In mid-September 2019 I gave birth to our daughter MK, and five months after I wrote the article Hiking Pregnant: Tips and Advice about the things which made hiking pregnant comfortable for me (and hopefully the not-yet born baby as well). Thus, we thought it was about time to make an article about the tips and things which made hiking with our baby enjoyable. In the coming years we are planning to make similar articles like Hiking with a toddler, Hiking with an annoying 6-year old, Hiking with a reluctant teenager etc. But for now, we are focusing on the period from when she could sit up unaided (around seven months), where it was safe to put her in an actual child carrier backpack till she started walking (13 months old).
You can of course hike/take walks earlier with the baby in a suitable baby carrier (or stroller on pruned paths), but for using a child carrier backpack he/she must have good head control and be able to sit up unaided; otherwise the baby’s back and hips might suffer in their development. The advantage of a child carrier backpack compared to “soft” baby/child carriers is that the metal frame inside the back panel helps to efficiently transfer the weight of the heavy backpack from your shoulders to your hips via the hip belt. This delays exhaustion, and enables longer and more challenging hikes. If you are looking for such a pack, we have made a list of the best child carrier backpacks for hiking currently available on the market. We chose the Osprey Poco (check out the first-hand review here), which my boyfriend mainly has been the one to carry.
Hiking with a Baby: Tips and Advice
- Choosing the right trail and be ready to make a stop whenever, wherever
- Making the baby ready for the hike I: Clothing
- Making the baby ready for the hike II: Sun protection
- (Breast)feeding on the go
- Nappy changing on the go
- Bring a crappy, but durable sleeping bag
- Toys are not (yet) that important
Choosing the right trail and be ready to make a stop whenever, wherever
When you start hiking with a baby, you should start slow with shorter trails where you can easily turn around and/or shorten the hike, if the little one gets very annoyed with sitting in the child carrier. There is nothing delightful about hiking with an angry child, screaming into your ears as you go, so it’s better to change the plan accordingly although it can be frustrating to cut things short. Our first longer hike (10 km/6 miles) with MK was at Agri Bavnehøj in the Danish Mols Bjerge National Park and took several hours, but had multiple stops. Before that, we did, however, prepare by going on several shorter hikes of around 5 kilometers, for the duration of an hour or so to get MK used to sitting in the child carrier. In the beginning she would usually fall asleep, regardless if it was nap-time or not, but later she had quite long stretches being awake and content. The napping time is, nevertheless, usually the time where you can really get some hiking done, so do take advantage of that.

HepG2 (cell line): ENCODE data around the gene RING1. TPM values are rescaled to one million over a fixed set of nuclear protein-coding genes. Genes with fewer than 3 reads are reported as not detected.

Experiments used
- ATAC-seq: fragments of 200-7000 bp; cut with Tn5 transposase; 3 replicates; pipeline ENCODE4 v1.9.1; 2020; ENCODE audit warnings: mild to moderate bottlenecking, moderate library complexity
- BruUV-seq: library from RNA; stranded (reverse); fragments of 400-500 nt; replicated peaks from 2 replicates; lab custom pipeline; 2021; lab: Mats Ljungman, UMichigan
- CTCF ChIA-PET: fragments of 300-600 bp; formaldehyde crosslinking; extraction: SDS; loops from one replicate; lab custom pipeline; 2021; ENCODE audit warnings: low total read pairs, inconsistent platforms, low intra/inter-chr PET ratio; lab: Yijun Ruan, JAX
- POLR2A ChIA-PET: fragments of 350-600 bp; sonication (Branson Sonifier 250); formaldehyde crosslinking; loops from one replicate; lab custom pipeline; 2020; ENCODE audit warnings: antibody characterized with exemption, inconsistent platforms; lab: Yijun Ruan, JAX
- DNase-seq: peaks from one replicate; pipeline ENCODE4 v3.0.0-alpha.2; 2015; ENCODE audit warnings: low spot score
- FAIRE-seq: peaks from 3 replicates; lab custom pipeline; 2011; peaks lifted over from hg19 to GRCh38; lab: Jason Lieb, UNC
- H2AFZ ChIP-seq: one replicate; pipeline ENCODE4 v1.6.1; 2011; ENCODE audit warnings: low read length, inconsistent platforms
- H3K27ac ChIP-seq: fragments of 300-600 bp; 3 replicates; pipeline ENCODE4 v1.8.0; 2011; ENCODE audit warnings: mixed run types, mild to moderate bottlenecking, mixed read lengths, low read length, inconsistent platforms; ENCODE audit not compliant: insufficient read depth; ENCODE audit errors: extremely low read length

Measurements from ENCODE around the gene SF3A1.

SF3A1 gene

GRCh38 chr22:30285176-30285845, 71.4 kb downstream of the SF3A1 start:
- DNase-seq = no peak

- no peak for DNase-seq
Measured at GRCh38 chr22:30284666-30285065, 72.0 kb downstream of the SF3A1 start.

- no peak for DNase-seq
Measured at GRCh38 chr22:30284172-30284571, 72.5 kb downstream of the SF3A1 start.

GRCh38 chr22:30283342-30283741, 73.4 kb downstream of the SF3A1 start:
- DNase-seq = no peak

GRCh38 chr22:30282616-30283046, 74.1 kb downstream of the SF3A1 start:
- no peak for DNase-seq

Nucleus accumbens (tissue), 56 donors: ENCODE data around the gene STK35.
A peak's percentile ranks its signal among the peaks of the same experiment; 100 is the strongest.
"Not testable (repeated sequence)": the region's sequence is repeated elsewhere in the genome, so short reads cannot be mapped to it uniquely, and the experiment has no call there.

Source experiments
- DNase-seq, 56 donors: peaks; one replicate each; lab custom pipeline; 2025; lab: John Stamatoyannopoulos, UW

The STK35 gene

Making the baby ready for the hike I: Clothing
Since the child is not going to be active as such during the hike, you can dress it in the quintessential baby fabric: cotton – which we otherwise advise against for adult hikers. But the best base layer material – also for babies – is Merino wool, which besides being soft, breathable and odor-resistant, offers natural sun protection. If you do dress the child in very thin cotton, you should probably apply sun cream underneath. Regardless of material, you should always dress the baby in long sleeves and trousers, no matter how warm it is, to avoid arms and legs getting sunburned. If it is windy, try to at least find a pair of somewhat wind-resistant trousers in a tightly woven fabric as the legs will be the most exposed. In very windy weather, the best option might be to put the rain cover over the child carrier backpack to shield your baby adequately. Babies should not wear shoes with rigid soles until they can walk more than a few steps unaided, but make sure their feet are covered, warm and comfortable in socks or soft shoes/boots. A weather-appropriate hat is always necessary – especially one that the little bugger can’t get off by its own devices.
Making the baby ready for the hike II: Sun Protection